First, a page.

Forget about labels like liberal or conservative or libertarian. They are too abstract to have meaning. The United States is regarded as the land of opportunity, and IJ is in the business of trying to make that true for everyone.
There is a great and growing disparity between those with incomes in the top 20 percent and those in the bottom 20 percent. Throughout the world, government redistributionist policies have tried to narrow this gap, but with very little success without punishing overall growth. But IJ has found a way to do it: attack the thousands of private cartels in America that prevent many lower-income people from going into business for themselves. As IJ has shown, the opportunity to get into business as a taxicab driver, an African hairbraider or a casket retailer (along with so many other occupations ideally suited to lower-income people) is now blocked—not because those already in these businesses have earned a monopoly through great service, but because they have worked with the government to create laws and regulations that keep out newcomers. These cartels and the government work hand in hand to limit opportunity. IJ has gone to court in many places to eliminate these cartels.
In this era when brains are becoming steadily more important and brawn less so, kids are deprived of opportunity if they cannot get a good education. Since the public school system has failed the lowest income groups so abysmally, IJ has fought in the courts to defend those states and cities that help finance a choice between public and private schools. The biggest fights have been in Cleveland, Florida, Illinois and Milwaukee, and the biggest opponents have been the teachers’ unions—another cartel.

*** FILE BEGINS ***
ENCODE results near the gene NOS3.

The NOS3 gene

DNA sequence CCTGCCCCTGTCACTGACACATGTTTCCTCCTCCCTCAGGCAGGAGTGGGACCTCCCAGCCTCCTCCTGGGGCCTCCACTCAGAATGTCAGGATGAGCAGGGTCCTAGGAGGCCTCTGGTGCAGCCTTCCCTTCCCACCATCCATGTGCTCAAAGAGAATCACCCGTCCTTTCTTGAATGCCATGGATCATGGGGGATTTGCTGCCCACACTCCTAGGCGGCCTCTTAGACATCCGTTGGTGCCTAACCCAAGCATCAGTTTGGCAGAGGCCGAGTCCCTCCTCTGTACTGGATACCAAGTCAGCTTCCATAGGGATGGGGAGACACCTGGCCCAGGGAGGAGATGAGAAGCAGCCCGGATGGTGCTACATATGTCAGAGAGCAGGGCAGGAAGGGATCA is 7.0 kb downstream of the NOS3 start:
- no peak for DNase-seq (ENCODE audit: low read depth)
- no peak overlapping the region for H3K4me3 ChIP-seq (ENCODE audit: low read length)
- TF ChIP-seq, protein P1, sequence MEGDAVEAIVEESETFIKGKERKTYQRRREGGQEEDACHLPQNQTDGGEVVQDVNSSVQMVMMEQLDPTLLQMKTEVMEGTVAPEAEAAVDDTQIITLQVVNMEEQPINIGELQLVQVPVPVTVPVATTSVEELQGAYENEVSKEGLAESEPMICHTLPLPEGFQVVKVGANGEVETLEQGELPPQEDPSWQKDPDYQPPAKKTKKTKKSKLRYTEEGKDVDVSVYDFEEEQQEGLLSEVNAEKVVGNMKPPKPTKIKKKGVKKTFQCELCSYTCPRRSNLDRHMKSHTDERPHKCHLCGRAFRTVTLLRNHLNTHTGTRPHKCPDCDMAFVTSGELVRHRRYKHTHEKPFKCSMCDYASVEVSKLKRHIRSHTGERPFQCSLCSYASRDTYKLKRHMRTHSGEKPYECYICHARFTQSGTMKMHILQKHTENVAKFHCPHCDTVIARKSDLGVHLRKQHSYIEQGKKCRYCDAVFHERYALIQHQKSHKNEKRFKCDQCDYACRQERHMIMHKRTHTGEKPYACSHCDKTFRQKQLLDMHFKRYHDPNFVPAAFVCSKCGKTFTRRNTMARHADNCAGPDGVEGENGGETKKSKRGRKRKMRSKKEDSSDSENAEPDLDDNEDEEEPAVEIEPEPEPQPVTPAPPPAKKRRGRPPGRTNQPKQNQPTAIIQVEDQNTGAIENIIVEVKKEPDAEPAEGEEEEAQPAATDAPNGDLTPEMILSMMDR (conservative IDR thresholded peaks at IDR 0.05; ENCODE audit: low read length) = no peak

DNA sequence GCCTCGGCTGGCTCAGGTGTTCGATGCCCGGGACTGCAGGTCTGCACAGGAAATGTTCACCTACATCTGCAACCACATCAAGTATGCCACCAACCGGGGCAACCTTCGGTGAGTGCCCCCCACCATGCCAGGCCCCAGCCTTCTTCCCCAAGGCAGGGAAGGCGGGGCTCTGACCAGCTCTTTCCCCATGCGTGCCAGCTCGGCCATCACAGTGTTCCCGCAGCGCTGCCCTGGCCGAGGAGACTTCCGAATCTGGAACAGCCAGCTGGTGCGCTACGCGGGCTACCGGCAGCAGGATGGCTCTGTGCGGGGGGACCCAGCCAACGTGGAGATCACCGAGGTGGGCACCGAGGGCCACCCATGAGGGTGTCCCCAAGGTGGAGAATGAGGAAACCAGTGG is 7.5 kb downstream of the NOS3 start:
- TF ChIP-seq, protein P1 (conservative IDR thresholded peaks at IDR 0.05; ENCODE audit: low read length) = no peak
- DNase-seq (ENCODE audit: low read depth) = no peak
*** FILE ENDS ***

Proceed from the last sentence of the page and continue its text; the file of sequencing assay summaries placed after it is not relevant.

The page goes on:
In addition, IJ provides law students at the University of Chicago with courses that enable these students to advise budding entrepreneurs on how to navigate all the rules and regulations, even when there is no cartel.
Another ugly debasement of capitalism shows up when governments act as agents of the powerful to take from the powerless. Using eminent domain, governments force small property owners to sell out when they don’t want to and then sell the property to big businesses. IJ is fighting the abuse of eminent domain in New York, Connecticut and Mississippi and has already won such battles in New Jersey, Pennsylvania and Maryland.
The Institute for Justice and its work should appeal to those across the political spectrum. Those who consider themselves liberal should appreciate IJ’s pursuit of equity for the poor and powerless; self-proclaimed conservatives should value IJ’s advocacy to limit government power; and libertarians should welcome IJ’s pursuit of a free society based on individual opportunity and responsibility.